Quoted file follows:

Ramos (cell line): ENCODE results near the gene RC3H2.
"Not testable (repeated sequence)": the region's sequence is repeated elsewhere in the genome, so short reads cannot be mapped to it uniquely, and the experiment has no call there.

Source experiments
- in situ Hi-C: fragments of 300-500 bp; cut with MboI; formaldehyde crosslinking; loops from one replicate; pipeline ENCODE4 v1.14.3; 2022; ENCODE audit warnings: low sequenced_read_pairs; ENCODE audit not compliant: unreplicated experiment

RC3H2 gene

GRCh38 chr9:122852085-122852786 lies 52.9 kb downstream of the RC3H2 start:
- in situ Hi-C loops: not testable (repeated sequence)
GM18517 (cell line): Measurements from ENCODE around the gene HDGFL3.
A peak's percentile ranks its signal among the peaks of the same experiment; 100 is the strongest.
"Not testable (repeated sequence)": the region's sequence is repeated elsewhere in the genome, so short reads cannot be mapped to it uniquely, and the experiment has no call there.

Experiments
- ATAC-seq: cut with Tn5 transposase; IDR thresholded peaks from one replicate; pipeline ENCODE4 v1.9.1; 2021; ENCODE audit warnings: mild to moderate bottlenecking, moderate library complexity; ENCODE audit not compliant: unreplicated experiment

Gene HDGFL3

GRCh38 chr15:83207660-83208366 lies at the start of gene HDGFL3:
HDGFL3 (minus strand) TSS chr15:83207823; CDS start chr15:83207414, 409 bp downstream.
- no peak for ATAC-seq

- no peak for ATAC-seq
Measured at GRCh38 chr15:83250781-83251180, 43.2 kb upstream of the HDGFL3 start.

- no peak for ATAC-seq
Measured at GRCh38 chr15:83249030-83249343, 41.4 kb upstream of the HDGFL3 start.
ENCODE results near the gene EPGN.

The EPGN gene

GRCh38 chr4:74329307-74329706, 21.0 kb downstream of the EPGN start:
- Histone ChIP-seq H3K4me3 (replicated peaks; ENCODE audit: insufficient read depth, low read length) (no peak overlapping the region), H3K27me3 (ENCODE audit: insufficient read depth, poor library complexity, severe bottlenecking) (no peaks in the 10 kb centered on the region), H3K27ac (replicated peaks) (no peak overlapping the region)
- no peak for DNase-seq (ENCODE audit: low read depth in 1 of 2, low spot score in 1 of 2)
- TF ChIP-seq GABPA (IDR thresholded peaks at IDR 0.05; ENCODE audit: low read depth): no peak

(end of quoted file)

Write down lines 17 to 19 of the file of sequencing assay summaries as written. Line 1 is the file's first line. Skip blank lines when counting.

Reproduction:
- no peak for ATAC-seq
Measured at GRCh38 chr15:83250781-83251180, 43.2 kb upstream of the HDGFL3 start.

- no peak for ATAC-seq